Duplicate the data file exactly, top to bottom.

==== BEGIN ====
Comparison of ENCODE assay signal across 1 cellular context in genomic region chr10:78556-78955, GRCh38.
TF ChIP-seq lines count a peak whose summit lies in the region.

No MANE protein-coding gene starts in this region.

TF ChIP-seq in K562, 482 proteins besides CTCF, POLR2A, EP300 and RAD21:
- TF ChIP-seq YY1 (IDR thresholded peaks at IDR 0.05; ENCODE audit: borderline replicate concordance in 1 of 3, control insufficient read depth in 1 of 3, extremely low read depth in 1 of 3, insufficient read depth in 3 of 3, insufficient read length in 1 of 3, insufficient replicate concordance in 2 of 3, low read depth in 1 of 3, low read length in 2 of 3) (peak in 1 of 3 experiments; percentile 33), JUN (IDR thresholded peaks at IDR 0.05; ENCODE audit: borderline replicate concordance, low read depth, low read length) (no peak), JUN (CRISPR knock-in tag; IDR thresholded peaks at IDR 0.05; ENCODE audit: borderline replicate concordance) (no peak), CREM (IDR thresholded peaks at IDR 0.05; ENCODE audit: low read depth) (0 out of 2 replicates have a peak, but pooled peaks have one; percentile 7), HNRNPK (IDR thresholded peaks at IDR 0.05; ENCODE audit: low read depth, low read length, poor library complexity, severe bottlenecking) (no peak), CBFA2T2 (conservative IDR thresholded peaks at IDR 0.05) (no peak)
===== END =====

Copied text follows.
Comparison of ENCODE assay signal across 1 cellular context in genomic region chr10:78556-78955, GRCh38.
TF ChIP-seq lines count a peak whose summit lies in the region.

No MANE protein-coding gene starts in this region.

TF ChIP-seq in K562, 482 proteins besides CTCF, POLR2A, EP300 and RAD21:
- TF ChIP-seq YY1 (IDR thresholded peaks at IDR 0.05; ENCODE audit: borderline replicate concordance in 1 of 3, control insufficient read depth in 1 of 3, extremely low read depth in 1 of 3, insufficient read depth in 3 of 3, insufficient read length in 1 of 3, insufficient replicate concordance in 2 of 3, low read depth in 1 of 3, low read length in 2 of 3) (peak in 1 of 3 experiments; percentile 33), JUN (IDR thresholded peaks at IDR 0.05; ENCODE audit: borderline replicate concordance, low read depth, low read length) (no peak), JUN (CRISPR knock-in tag; IDR thresholded peaks at IDR 0.05; ENCODE audit: borderline replicate concordance) (no peak), CREM (IDR thresholded peaks at IDR 0.05; ENCODE audit: low read depth) (0 out of 2 replicates have a peak, but pooled peaks have one; percentile 7), HNRNPK (IDR thresholded peaks at IDR 0.05; ENCODE audit: low read depth, low read length, poor library complexity, severe bottlenecking) (no peak), CBFA2T2 (conservative IDR thresholded peaks at IDR 0.05) (no peak)